What Is a Faucet Aerator? Purpose and How It Looks

A handy little part on the end of the faucet

Silver faucet with a flow of running water and exposed aerator

The Spruce / Sarah Lee

If you've ever unscrewed the end of a kitchen or bathroom faucet—or felt inside with your finger—you might have discovered the faucet aerator. A faucet aerator looks like a small end piece for the faucet with a mesh screen disk. Find out the aerator's many valuable purposes and why you usually don't want a faucet without an aerator.

What Is a Faucet Aerator?

A faucet aerator is a small, round device that you can screw onto the tip of your faucet to create a more consistent, splash-free stream of water. Aerators usually create a mixture of water and air, making the stream smoother. A standard faucet aerator will limit the water flow to 1.8 or 2.2 GPM (gallons per minute) on average, though this number can vary.

How Do I Know if My Faucet Has an Aerator?

Faucet aerators first entered homes in the late 1940s as add-on devices that would reduce splashing and help water taste better by introducing oxygen. Today, faucet aerators are standard components on nearly all kitchen and bathroom sinks. However, you can also purchase separate faucet aerators and install them on faucets that are lacking or have broken aerators.

As the faucet aerator usually comes assembled, it only needs to be screwed onto the end of the faucet. So if there's already something screwed onto the end of your faucet and it has a mesh disk, you have an aerator. Some aerators also have a disk with a hole in the center to act as a flow restrictor, allowing you to save water.

What Is a Faucet Aerator's Purpose?

Removing the aerator and tapping it out upside-down might release some grit or scale. While an aerator does filter sediment, this is not its main purpose. Rather, a faucet aerator improves the flow of water and helps it feel softer by introducing small bubbles. It also:

  • Creates a wider stream of water
  • Lessens water splashing in the basin
  • Helps save water by making flow more productive
  • Can additionally save water when a flow-restrictor aerator is installed
  • Can activate soap faster due to the small water bubbles, saving both soap and water
  • Gives drinking water a lighter, fresher taste

An aerator is not necessary and can even be counterproductive on some exterior faucets (such as for garden hoses), shower and bathtub faucets, or clothes washer water supply faucets. In those cases, you don't need the lighter water stream that the aerator provides.

How to Replace a Faucet Aerator

Faucet aerators range in cost but often can be found for less than $10. If you need to replace your aerator, you can do so with only two simple tools: pliers and a towel. Tongue-and-groove pliers (Channellock is one such brand) are the best type for this project. The towel should be small because you will be using it as a protective device when applying the pliers to the faucet aerator.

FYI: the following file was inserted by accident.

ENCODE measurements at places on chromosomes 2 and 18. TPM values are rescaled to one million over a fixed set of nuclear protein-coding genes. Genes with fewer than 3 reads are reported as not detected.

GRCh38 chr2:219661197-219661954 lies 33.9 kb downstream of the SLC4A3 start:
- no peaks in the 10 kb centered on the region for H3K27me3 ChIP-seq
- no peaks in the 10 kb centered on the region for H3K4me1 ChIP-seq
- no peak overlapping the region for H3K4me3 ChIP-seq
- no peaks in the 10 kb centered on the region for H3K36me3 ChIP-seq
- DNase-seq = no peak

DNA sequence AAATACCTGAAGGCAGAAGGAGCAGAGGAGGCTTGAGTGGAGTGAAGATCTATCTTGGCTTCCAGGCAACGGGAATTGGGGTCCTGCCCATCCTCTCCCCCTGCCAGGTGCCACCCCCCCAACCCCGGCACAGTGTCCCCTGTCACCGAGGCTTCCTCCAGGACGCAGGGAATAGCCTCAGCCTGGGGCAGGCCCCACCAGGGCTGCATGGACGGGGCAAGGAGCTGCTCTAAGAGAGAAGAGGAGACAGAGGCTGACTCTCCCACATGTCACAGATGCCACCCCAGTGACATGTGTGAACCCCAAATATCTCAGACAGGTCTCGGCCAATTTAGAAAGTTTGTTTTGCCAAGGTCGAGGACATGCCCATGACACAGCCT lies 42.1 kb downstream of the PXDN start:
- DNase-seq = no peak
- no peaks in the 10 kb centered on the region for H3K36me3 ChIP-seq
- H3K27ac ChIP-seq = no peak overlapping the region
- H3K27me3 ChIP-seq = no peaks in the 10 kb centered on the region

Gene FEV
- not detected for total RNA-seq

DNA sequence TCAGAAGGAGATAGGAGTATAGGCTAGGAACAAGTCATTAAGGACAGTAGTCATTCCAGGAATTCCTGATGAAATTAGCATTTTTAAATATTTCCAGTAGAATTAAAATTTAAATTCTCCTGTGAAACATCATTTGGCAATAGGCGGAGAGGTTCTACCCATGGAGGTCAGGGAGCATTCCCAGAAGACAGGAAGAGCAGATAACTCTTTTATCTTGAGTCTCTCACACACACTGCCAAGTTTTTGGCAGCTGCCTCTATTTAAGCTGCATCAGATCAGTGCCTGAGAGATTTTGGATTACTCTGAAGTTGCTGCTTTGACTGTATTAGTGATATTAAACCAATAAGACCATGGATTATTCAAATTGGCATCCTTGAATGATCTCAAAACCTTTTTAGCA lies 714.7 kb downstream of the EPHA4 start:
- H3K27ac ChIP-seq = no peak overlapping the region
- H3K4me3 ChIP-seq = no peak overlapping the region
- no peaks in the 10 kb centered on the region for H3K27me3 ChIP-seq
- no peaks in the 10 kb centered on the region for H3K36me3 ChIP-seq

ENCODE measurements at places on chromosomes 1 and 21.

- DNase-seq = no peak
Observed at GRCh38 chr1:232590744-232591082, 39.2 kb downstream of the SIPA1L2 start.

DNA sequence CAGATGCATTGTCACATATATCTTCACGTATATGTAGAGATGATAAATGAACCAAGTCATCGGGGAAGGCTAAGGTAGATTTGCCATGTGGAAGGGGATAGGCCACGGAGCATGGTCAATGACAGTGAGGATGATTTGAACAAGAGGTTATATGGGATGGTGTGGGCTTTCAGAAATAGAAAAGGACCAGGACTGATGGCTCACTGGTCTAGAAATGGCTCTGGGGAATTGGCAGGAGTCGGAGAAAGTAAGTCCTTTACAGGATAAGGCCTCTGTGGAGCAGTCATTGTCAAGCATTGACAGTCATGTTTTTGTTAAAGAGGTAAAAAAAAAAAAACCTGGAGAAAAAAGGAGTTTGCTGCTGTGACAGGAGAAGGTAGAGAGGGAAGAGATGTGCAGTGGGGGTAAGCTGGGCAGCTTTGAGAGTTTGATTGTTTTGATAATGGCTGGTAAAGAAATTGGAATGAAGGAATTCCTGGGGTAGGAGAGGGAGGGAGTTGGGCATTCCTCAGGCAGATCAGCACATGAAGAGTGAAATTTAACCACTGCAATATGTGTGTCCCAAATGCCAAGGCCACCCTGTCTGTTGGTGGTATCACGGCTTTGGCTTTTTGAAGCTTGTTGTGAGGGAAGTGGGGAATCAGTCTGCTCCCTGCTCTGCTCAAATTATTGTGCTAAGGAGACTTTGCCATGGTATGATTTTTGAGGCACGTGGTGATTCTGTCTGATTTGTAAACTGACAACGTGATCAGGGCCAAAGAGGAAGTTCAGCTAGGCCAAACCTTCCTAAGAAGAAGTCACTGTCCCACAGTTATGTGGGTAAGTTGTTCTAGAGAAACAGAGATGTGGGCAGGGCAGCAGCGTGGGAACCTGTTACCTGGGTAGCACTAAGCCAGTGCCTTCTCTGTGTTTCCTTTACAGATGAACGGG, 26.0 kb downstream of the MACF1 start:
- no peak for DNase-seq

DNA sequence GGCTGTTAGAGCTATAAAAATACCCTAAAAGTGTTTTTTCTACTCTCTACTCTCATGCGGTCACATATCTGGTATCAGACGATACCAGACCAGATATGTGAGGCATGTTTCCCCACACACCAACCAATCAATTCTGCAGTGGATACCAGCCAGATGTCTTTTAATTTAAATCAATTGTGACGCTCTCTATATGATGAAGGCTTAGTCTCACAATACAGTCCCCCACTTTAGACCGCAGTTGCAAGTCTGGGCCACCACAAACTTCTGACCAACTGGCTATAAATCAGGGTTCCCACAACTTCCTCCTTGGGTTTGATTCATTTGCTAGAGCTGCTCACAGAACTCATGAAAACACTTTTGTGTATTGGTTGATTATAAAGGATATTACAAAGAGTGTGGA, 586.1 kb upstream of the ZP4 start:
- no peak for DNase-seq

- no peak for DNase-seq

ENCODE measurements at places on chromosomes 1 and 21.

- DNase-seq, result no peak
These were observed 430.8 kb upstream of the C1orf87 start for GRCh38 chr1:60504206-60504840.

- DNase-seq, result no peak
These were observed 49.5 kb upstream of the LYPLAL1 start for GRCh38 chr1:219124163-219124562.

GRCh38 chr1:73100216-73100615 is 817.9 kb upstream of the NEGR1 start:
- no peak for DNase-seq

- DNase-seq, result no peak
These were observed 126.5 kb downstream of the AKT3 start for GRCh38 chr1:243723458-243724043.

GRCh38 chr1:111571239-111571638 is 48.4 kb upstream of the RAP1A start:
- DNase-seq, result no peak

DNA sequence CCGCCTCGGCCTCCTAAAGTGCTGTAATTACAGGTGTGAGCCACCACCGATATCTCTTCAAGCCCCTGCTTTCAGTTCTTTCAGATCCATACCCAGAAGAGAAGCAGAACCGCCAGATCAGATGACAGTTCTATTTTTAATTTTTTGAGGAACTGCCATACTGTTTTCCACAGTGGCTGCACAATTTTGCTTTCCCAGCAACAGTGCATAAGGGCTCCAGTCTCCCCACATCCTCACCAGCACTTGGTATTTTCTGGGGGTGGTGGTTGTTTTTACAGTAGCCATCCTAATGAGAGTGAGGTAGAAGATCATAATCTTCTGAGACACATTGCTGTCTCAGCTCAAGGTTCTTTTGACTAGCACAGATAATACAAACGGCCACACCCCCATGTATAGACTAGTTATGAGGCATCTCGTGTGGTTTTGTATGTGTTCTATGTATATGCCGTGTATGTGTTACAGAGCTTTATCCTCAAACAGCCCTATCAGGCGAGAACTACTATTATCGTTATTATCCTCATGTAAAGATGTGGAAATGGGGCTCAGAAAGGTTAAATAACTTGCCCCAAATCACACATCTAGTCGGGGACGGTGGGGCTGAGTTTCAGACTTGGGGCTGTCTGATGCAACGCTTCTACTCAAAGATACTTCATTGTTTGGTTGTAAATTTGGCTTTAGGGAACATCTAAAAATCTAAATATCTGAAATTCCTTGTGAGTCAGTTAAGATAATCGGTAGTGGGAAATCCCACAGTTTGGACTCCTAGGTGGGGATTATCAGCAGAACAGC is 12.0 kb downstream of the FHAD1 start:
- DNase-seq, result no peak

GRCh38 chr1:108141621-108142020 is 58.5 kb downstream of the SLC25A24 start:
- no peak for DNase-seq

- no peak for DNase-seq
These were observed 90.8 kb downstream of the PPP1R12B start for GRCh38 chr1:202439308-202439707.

1. Clean the Faucet

    With the towel, clean the inside thread of the faucet.

    Blue towel cleaning inside of faucet aerator

    The Spruce / Sarah Lee

  2. Check the Aerator

    Ensure that the aerator is fully assembled. A faucet aerator must have the washer in place to prevent leakage.

    Fully assembled faucet aerator held in hand

    The Spruce / Sarah Lee

  3. Position the Aerator

    Place the aerator into the end of the faucet until the threads catch.

    Aerator placed on end of faucet threads

    The Spruce / Sarah Lee

  4. Screw on the Aerator

    Manually screw the aerator clockwise firmly into the faucet.

    Turning aerator clockwise to screw to faucet

    The Spruce / Sarah Lee

  5. Tighten the Faucet Aerator

    Wrap the towel around the faucet aerator, and tighten with the wrench.

    Faucet wrapped with blue towel and aerator tightened with wrench

    The Spruce / Sarah Lee

  6. Test the Faucet

    Turn the water on full volume to test.


    If water comes out around the aerator, it might not be tight enough. But avoid tightening the aerator too much, or you risk stripping the threads on both the faucet and aerator.

    Faucet running with flowing water to test aerator

    The Spruce / Sarah Lee

How to Clean a Faucet Aerator

How often you clean your faucet aerator depends on how much debris is in your pipes and water. If your water flow suddenly seems slow, check to see whether the aerator needs cleaning. And even if your water flow is satisfactory, you should clean the aerator at least twice a year to maintain water freshness. Here's how:

  1. Close the sink stopper to avoid losing parts down the drain.
  2. Remove the faucet aerator, and place it on a clean towel.
  3. Take the aerator apart if possible.
  4. Soak the aerator in white vinegar (or CLR) for an hour.
  5. Remove the vinegar, and rinse with fresh water.
  6. Replace the aerator on the faucet, and turn on the water to test.
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  1. Best Management Practice #7: Faucets and Showerheads. U.S. Department of Energy.

  2. Spring-Flo Faucet Aerator. The Mattatuck Museum.